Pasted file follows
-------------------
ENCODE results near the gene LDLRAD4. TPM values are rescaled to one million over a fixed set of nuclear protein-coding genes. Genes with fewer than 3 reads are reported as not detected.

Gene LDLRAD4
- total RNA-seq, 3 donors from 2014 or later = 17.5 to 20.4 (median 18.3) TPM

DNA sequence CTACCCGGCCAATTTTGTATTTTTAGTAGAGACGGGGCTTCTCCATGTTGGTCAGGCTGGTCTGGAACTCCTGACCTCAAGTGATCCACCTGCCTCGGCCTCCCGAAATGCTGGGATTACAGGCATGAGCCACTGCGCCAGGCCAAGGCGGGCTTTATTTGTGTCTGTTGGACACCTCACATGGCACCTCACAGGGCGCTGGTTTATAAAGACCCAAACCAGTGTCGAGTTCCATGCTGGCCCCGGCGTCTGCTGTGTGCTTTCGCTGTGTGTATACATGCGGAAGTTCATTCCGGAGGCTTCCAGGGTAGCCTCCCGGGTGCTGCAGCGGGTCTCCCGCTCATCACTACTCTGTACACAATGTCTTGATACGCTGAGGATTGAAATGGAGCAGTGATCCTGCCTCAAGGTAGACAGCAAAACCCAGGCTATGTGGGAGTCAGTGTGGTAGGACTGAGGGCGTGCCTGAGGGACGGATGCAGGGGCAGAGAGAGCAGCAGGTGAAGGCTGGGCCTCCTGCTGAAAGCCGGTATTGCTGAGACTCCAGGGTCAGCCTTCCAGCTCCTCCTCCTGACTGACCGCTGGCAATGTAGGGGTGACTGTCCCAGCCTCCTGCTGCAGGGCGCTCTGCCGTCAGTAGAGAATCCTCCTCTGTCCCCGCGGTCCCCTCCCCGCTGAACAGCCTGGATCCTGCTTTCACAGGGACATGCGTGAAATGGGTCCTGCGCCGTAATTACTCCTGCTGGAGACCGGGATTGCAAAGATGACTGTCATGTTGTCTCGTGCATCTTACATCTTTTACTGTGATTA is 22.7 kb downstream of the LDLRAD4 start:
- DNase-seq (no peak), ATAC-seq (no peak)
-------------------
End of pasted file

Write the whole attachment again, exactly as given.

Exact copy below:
ENCODE results near the gene LDLRAD4. TPM values are rescaled to one million over a fixed set of nuclear protein-coding genes. Genes with fewer than 3 reads are reported as not detected.

Gene LDLRAD4
- total RNA-seq, 3 donors from 2014 or later = 17.5 to 20.4 (median 18.3) TPM

DNA sequence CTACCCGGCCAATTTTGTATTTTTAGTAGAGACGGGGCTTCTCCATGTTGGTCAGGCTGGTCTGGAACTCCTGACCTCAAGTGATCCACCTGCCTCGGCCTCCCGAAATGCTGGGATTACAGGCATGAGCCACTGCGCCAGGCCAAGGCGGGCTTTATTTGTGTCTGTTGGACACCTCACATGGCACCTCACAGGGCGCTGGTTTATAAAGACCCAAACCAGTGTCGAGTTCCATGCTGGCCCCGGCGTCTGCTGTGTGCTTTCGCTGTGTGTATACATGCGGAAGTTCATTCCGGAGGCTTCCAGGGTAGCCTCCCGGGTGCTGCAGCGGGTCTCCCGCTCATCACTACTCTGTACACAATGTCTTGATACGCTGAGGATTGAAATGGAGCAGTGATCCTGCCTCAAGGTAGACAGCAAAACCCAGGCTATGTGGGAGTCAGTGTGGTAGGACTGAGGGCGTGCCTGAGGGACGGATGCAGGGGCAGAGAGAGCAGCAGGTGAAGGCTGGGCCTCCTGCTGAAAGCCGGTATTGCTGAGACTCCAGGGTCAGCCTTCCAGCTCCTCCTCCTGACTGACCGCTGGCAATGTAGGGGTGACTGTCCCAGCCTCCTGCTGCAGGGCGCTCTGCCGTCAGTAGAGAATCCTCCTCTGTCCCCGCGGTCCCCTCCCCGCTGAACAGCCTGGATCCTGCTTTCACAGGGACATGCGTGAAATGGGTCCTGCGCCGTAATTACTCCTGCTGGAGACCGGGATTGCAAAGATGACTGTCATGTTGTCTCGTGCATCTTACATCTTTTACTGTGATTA is 22.7 kb downstream of the LDLRAD4 start:
- DNase-seq (no peak), ATAC-seq (no peak)